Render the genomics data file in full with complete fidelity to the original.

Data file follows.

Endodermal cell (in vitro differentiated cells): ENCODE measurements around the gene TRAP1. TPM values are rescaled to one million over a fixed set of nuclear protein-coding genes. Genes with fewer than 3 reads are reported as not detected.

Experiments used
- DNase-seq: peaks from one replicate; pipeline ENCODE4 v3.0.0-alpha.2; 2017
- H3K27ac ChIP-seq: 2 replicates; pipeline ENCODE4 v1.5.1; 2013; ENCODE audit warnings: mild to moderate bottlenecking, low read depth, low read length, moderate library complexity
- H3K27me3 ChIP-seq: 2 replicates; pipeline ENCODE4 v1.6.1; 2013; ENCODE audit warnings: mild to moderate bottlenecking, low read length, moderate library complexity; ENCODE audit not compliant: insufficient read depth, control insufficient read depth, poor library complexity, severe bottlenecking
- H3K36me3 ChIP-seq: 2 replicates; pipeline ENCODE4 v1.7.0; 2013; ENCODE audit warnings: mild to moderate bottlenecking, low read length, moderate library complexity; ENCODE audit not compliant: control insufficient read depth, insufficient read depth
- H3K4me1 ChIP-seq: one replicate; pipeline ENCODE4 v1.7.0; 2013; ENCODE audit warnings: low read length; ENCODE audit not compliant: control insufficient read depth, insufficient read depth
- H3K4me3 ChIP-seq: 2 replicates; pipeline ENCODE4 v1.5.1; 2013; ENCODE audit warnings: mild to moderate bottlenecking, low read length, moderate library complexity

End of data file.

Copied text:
Endodermal cell (in vitro differentiated cells): ENCODE measurements around the gene TRAP1. TPM values are rescaled to one million over a fixed set of nuclear protein-coding genes. Genes with fewer than 3 reads are reported as not detected.

Experiments used
- DNase-seq: peaks from one replicate; pipeline ENCODE4 v3.0.0-alpha.2; 2017
- H3K27ac ChIP-seq: 2 replicates; pipeline ENCODE4 v1.5.1; 2013; ENCODE audit warnings: mild to moderate bottlenecking, low read depth, low read length, moderate library complexity
- H3K27me3 ChIP-seq: 2 replicates; pipeline ENCODE4 v1.6.1; 2013; ENCODE audit warnings: mild to moderate bottlenecking, low read length, moderate library complexity; ENCODE audit not compliant: insufficient read depth, control insufficient read depth, poor library complexity, severe bottlenecking
- H3K36me3 ChIP-seq: 2 replicates; pipeline ENCODE4 v1.7.0; 2013; ENCODE audit warnings: mild to moderate bottlenecking, low read length, moderate library complexity; ENCODE audit not compliant: control insufficient read depth, insufficient read depth
- H3K4me1 ChIP-seq: one replicate; pipeline ENCODE4 v1.7.0; 2013; ENCODE audit warnings: low read length; ENCODE audit not compliant: control insufficient read depth, insufficient read depth
- H3K4me3 ChIP-seq: 2 replicates; pipeline ENCODE4 v1.5.1; 2013; ENCODE audit warnings: mild to moderate bottlenecking, low read length, moderate library complexity